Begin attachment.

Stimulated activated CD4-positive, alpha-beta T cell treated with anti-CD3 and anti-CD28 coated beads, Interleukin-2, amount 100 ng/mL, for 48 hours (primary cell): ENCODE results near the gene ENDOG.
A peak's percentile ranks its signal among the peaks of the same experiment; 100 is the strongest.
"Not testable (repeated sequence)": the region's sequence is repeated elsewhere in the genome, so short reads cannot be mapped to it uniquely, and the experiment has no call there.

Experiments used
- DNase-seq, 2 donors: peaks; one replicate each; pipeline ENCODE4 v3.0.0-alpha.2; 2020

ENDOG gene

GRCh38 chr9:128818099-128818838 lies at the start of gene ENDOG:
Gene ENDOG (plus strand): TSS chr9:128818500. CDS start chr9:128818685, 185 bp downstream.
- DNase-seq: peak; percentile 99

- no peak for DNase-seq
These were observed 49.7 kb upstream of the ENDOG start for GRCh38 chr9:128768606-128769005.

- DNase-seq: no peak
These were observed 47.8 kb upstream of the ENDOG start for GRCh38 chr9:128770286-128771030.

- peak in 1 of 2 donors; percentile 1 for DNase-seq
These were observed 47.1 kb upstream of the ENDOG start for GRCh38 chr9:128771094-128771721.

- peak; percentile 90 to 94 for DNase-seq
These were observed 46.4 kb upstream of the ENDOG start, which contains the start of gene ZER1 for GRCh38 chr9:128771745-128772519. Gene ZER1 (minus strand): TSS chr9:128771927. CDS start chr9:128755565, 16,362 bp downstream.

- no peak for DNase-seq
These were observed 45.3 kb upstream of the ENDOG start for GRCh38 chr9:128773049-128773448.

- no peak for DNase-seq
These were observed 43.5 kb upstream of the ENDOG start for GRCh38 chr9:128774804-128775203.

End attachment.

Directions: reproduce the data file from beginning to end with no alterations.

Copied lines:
Stimulated activated CD4-positive, alpha-beta T cell treated with anti-CD3 and anti-CD28 coated beads, Interleukin-2, amount 100 ng/mL, for 48 hours (primary cell): ENCODE results near the gene ENDOG.
A peak's percentile ranks its signal among the peaks of the same experiment; 100 is the strongest.
"Not testable (repeated sequence)": the region's sequence is repeated elsewhere in the genome, so short reads cannot be mapped to it uniquely, and the experiment has no call there.

Experiments used
- DNase-seq, 2 donors: peaks; one replicate each; pipeline ENCODE4 v3.0.0-alpha.2; 2020

ENDOG gene

GRCh38 chr9:128818099-128818838 lies at the start of gene ENDOG:
Gene ENDOG (plus strand): TSS chr9:128818500. CDS start chr9:128818685, 185 bp downstream.
- DNase-seq: peak; percentile 99

- no peak for DNase-seq
These were observed 49.7 kb upstream of the ENDOG start for GRCh38 chr9:128768606-128769005.

- DNase-seq: no peak
These were observed 47.8 kb upstream of the ENDOG start for GRCh38 chr9:128770286-128771030.

- peak in 1 of 2 donors; percentile 1 for DNase-seq
These were observed 47.1 kb upstream of the ENDOG start for GRCh38 chr9:128771094-128771721.

- peak; percentile 90 to 94 for DNase-seq
These were observed 46.4 kb upstream of the ENDOG start, which contains the start of gene ZER1 for GRCh38 chr9:128771745-128772519. Gene ZER1 (minus strand): TSS chr9:128771927. CDS start chr9:128755565, 16,362 bp downstream.

- no peak for DNase-seq
These were observed 45.3 kb upstream of the ENDOG start for GRCh38 chr9:128773049-128773448.

- no peak for DNase-seq
These were observed 43.5 kb upstream of the ENDOG start for GRCh38 chr9:128774804-128775203.